Concerns About and Arguments Against Inclusion and/or Full Inclusion
From regular education.
Not everyone is excited about bringing students with disabilities into the mainstream classroom setting. Tornillo (1994), president of the Florida Education Association United, is concerned that inclusion, as it all too frequently is being implemented, leaves classroom teachers without the resources, training, and other supports necessary to teach students with disabilities in their classrooms. Consequently, "the disabled children are not getting appropriate, specialized attention and care, and the regular students' education is disrupted constantly." He further argues that inclusion does not make sense in light of pressures from state legislatures and the public at large to develop higher academic standards and to improve the academic achievement of students. Lieberman (1992) agrees:
By expanding the range of ability levels in a classroom through inclusion, Tornillo (1994) argues, teachers are required to direct inordinate attention to a few, thereby decreasing the amount of time and energy directed toward the rest of the class. Indeed, the range of abilities is just too great for one teacher to adequately teach. Consequently, the mandates for greater academic accountability and achievement are unable to be met.
A poll conducted by the American Federation of Teachers (AFT) in West Virginia revealed that "78 percent of respondents think disabled students won't benefit from [inclusion]; 87 percent said other students won't benefit either" (Leo, 1994, p. 22). Citing numerous concerns expressed by many of its national membership, the AFT has urged a moratorium on the national rush toward full inclusion. Their members were specifically concerned that students with disabilities were "monopolizing an inordinate amount of time and resources and, in some cases, creating violent classroom environments" (Sklaroff, 1994, p. 7). They further cite that when inclusion efforts fail, it is frequently due to "a lack of appropriate training for teachers in mainstream classrooms, ignorance about inclusion among senior-level administrators, and a general lack of funding for resources and training" (p. 7). One additional concern of the AFT and others (Tornillo, 1994; Leo, 1994) is a suspicion that school administration motives for moving toward more inclusive approaches are often more of a budgetary (cost-saving) measure than out of a concern for what is really best for students. If students with disabilities can be served in regular classrooms, then the more expensive special education service costs due to additional personnel, equipment, materials, and classrooms, can be reduced. "But supporters [argue] that, while administrators may see inclusion as a means to save funds by lumping together all students in the same facilities, inclusion rarely costs less than segregated classes when the concept is implemented responsibly" (Sklaroff, 1994, p. 7).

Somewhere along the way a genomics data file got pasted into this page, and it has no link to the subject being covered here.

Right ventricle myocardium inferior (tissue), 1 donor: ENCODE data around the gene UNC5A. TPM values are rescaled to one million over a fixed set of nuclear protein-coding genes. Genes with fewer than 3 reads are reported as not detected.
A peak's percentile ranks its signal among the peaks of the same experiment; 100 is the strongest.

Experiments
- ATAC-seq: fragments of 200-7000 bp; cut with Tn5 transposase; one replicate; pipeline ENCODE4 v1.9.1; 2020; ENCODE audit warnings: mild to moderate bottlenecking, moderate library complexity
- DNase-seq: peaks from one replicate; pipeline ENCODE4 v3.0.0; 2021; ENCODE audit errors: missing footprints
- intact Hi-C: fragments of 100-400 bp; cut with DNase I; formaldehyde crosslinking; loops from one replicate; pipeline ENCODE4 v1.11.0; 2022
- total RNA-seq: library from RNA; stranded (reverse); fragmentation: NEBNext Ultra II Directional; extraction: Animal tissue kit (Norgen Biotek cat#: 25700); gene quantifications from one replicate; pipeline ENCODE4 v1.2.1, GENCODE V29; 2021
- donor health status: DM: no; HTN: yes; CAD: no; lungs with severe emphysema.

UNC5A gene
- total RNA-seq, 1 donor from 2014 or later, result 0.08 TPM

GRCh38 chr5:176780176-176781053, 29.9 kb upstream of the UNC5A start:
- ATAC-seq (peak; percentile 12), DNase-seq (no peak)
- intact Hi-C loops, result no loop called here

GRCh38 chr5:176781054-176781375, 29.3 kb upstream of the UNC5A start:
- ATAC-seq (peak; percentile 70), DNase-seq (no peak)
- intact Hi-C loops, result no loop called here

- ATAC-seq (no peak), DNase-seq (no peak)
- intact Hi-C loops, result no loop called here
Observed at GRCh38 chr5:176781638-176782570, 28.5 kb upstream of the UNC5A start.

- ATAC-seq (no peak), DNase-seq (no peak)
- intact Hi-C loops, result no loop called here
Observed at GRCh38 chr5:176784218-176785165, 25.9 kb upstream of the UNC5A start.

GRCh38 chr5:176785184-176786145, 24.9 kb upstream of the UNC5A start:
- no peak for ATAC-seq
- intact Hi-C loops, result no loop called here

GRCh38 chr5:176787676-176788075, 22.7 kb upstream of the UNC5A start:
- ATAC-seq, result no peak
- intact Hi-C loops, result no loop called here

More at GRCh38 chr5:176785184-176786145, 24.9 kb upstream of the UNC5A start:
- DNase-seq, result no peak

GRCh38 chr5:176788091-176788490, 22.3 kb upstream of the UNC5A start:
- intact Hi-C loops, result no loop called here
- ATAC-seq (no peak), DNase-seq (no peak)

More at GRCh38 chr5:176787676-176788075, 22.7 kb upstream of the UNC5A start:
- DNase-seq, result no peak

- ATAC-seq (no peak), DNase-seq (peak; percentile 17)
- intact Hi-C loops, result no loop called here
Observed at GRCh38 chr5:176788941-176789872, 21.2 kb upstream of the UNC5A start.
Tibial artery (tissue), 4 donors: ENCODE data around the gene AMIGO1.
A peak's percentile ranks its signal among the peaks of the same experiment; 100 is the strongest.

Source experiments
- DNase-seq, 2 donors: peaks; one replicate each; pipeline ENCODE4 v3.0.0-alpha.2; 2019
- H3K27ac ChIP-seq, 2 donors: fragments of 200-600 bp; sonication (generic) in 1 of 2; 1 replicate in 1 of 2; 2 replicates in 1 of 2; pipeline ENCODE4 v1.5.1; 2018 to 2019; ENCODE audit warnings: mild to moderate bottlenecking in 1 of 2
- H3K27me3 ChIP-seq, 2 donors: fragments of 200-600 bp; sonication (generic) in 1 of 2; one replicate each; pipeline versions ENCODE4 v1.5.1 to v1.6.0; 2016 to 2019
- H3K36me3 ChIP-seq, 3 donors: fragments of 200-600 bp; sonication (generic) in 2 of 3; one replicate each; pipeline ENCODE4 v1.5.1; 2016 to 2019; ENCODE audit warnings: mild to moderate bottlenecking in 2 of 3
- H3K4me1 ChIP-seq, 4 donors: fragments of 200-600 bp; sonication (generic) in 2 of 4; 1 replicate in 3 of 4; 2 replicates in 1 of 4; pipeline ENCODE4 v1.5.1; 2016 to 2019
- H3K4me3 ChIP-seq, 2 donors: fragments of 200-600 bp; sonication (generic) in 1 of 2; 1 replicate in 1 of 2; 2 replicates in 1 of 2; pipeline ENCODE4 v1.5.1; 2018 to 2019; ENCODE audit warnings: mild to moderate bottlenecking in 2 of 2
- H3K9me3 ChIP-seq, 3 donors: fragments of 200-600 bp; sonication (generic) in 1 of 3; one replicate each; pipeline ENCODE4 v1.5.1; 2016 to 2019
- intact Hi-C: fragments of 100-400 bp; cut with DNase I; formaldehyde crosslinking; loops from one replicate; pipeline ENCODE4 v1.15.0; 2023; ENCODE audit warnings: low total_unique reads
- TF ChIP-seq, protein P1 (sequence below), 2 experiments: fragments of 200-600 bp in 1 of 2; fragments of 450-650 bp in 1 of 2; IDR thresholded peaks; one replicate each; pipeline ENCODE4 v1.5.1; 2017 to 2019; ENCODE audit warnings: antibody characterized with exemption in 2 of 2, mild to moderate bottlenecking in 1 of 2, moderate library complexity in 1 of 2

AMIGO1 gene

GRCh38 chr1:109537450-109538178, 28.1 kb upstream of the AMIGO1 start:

From special education.
Regular educators are not the only ones concerned about a perceived wholesale move toward full inclusion. Some special educators and parents of students with disabilities also have reservations. The Council for Exceptional Children (CEC), a large, international organization of special educators, parents, and other advocates for the disabled, issued a policy statement on inclusion at their annual convention in 1993. This statement begins with a strong endorsement for a continuum of services to be available to children, youth, and young adults with disabilities. It is only after making the point quite clear that services to the disabled, including various placement options besides the regular classroom, are to be tailored to individual student need that the policy actually addresses inclusion.
Clearly, the concern of this broad-based advocacy organization is not so much with inclusion as with full inclusion. However, some parents of children with disabilities and others have serious reservations about inclusive educational practices. Their concerns are forged out of their struggles to get appropriate educational services for their children and those of others. They are concerned that, with the shift of primary responsibility for the education of these children from special education teachers to regular classroom teachers, there will be a loss of advocacy. Further, by dispersing children with special needs across the school campus and district, services and resources will be "diluted," and programming will be watered down. Indeed, like many in regular education, special education advocates assert that in some instances educational programming in a regular classroom setting may be totally inappropriate for certain individuals. They acknowledge that the ideals on which inclusion rests are laudatory. However, they remain skeptical that the present overall, broad-based capacities and attitudes of teachers and school systems toward accommodating students with disabilities into regular classrooms is adequate. They argue that the current